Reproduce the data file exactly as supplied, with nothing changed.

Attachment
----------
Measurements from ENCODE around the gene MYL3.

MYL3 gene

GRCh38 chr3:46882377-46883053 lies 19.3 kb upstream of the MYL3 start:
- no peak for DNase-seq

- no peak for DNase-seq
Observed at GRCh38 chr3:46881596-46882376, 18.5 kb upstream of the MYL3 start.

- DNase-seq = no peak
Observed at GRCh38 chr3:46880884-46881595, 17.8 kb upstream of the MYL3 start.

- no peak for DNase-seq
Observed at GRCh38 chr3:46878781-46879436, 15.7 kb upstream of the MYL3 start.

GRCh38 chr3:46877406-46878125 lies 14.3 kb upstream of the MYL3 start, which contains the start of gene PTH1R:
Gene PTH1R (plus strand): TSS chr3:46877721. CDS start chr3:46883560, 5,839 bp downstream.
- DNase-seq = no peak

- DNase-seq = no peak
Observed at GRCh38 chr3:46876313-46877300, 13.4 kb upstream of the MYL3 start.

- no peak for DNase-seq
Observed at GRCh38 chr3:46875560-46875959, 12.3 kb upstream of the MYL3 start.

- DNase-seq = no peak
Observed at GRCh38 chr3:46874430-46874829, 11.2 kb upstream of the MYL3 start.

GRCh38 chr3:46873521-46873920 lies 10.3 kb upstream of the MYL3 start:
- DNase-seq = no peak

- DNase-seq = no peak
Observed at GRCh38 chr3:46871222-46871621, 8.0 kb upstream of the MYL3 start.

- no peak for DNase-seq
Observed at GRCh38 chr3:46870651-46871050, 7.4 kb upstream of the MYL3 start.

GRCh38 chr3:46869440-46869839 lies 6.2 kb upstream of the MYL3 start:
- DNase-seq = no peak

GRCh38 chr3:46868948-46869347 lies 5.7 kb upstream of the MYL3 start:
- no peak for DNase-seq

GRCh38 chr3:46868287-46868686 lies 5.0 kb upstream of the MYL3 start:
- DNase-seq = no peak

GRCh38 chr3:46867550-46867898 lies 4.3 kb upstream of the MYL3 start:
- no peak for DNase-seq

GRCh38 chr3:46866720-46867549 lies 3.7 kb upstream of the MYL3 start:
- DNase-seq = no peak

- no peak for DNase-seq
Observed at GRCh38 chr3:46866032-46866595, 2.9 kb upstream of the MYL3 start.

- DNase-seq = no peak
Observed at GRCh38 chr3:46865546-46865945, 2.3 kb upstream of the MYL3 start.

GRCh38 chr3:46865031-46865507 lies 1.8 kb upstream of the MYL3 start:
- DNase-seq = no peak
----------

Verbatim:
Measurements from ENCODE around the gene MYL3.

MYL3 gene

GRCh38 chr3:46882377-46883053 lies 19.3 kb upstream of the MYL3 start:
- no peak for DNase-seq

- no peak for DNase-seq
Observed at GRCh38 chr3:46881596-46882376, 18.5 kb upstream of the MYL3 start.

- DNase-seq = no peak
Observed at GRCh38 chr3:46880884-46881595, 17.8 kb upstream of the MYL3 start.

- no peak for DNase-seq
Observed at GRCh38 chr3:46878781-46879436, 15.7 kb upstream of the MYL3 start.

GRCh38 chr3:46877406-46878125 lies 14.3 kb upstream of the MYL3 start, which contains the start of gene PTH1R:
Gene PTH1R (plus strand): TSS chr3:46877721. CDS start chr3:46883560, 5,839 bp downstream.
- DNase-seq = no peak

- DNase-seq = no peak
Observed at GRCh38 chr3:46876313-46877300, 13.4 kb upstream of the MYL3 start.

- no peak for DNase-seq
Observed at GRCh38 chr3:46875560-46875959, 12.3 kb upstream of the MYL3 start.

- DNase-seq = no peak
Observed at GRCh38 chr3:46874430-46874829, 11.2 kb upstream of the MYL3 start.

GRCh38 chr3:46873521-46873920 lies 10.3 kb upstream of the MYL3 start:
- DNase-seq = no peak

- DNase-seq = no peak
Observed at GRCh38 chr3:46871222-46871621, 8.0 kb upstream of the MYL3 start.

- no peak for DNase-seq
Observed at GRCh38 chr3:46870651-46871050, 7.4 kb upstream of the MYL3 start.

GRCh38 chr3:46869440-46869839 lies 6.2 kb upstream of the MYL3 start:
- DNase-seq = no peak

GRCh38 chr3:46868948-46869347 lies 5.7 kb upstream of the MYL3 start:
- no peak for DNase-seq

GRCh38 chr3:46868287-46868686 lies 5.0 kb upstream of the MYL3 start:
- DNase-seq = no peak

GRCh38 chr3:46867550-46867898 lies 4.3 kb upstream of the MYL3 start:
- no peak for DNase-seq

GRCh38 chr3:46866720-46867549 lies 3.7 kb upstream of the MYL3 start:
- DNase-seq = no peak

- no peak for DNase-seq
Observed at GRCh38 chr3:46866032-46866595, 2.9 kb upstream of the MYL3 start.

- DNase-seq = no peak
Observed at GRCh38 chr3:46865546-46865945, 2.3 kb upstream of the MYL3 start.

GRCh38 chr3:46865031-46865507 lies 1.8 kb upstream of the MYL3 start:
- DNase-seq = no peak